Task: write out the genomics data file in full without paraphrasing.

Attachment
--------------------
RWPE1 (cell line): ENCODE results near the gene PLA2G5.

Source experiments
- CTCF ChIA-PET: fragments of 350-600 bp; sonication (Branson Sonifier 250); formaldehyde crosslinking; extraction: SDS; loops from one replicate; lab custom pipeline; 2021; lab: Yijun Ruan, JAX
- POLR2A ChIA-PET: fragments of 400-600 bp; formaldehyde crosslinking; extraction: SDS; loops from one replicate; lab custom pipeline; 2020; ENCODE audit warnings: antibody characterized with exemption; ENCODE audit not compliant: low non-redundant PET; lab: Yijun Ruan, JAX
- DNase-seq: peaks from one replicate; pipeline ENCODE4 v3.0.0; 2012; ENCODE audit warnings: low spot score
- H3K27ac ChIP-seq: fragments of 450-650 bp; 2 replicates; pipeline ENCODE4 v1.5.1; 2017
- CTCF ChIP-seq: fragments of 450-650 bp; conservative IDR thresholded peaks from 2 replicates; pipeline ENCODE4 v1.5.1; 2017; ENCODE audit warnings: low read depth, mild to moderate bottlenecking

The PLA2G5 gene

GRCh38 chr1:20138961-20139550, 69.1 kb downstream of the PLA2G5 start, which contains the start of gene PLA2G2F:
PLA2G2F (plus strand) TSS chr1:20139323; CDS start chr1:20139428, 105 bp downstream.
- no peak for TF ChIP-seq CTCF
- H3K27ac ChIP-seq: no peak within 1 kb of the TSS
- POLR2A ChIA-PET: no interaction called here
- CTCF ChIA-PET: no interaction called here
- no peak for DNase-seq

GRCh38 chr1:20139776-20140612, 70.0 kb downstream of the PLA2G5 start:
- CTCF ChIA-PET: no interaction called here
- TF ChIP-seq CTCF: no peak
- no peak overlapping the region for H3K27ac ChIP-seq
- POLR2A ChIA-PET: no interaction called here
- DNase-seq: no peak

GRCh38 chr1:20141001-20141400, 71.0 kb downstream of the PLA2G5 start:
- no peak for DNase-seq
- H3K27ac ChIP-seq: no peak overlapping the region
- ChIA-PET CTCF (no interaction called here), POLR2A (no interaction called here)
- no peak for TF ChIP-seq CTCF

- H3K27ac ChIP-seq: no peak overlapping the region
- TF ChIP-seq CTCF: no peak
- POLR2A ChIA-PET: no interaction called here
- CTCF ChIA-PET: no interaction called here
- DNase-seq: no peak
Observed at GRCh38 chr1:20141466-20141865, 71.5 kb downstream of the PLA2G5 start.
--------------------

RWPE1 (cell line): ENCODE results near the gene PLA2G5.

Source experiments
- CTCF ChIA-PET: fragments of 350-600 bp; sonication (Branson Sonifier 250); formaldehyde crosslinking; extraction: SDS; loops from one replicate; lab custom pipeline; 2021; lab: Yijun Ruan, JAX
- POLR2A ChIA-PET: fragments of 400-600 bp; formaldehyde crosslinking; extraction: SDS; loops from one replicate; lab custom pipeline; 2020; ENCODE audit warnings: antibody characterized with exemption; ENCODE audit not compliant: low non-redundant PET; lab: Yijun Ruan, JAX
- DNase-seq: peaks from one replicate; pipeline ENCODE4 v3.0.0; 2012; ENCODE audit warnings: low spot score
- H3K27ac ChIP-seq: fragments of 450-650 bp; 2 replicates; pipeline ENCODE4 v1.5.1; 2017
- CTCF ChIP-seq: fragments of 450-650 bp; conservative IDR thresholded peaks from 2 replicates; pipeline ENCODE4 v1.5.1; 2017; ENCODE audit warnings: low read depth, mild to moderate bottlenecking

The PLA2G5 gene

GRCh38 chr1:20138961-20139550, 69.1 kb downstream of the PLA2G5 start, which contains the start of gene PLA2G2F:
PLA2G2F (plus strand) TSS chr1:20139323; CDS start chr1:20139428, 105 bp downstream.
- no peak for TF ChIP-seq CTCF
- H3K27ac ChIP-seq: no peak within 1 kb of the TSS
- POLR2A ChIA-PET: no interaction called here
- CTCF ChIA-PET: no interaction called here
- no peak for DNase-seq

GRCh38 chr1:20139776-20140612, 70.0 kb downstream of the PLA2G5 start:
- CTCF ChIA-PET: no interaction called here
- TF ChIP-seq CTCF: no peak
- no peak overlapping the region for H3K27ac ChIP-seq
- POLR2A ChIA-PET: no interaction called here
- DNase-seq: no peak

GRCh38 chr1:20141001-20141400, 71.0 kb downstream of the PLA2G5 start:
- no peak for DNase-seq
- H3K27ac ChIP-seq: no peak overlapping the region
- ChIA-PET CTCF (no interaction called here), POLR2A (no interaction called here)
- no peak for TF ChIP-seq CTCF

- H3K27ac ChIP-seq: no peak overlapping the region
- TF ChIP-seq CTCF: no peak
- POLR2A ChIA-PET: no interaction called here
- CTCF ChIA-PET: no interaction called here
- DNase-seq: no peak
Observed at GRCh38 chr1:20141466-20141865, 71.5 kb downstream of the PLA2G5 start.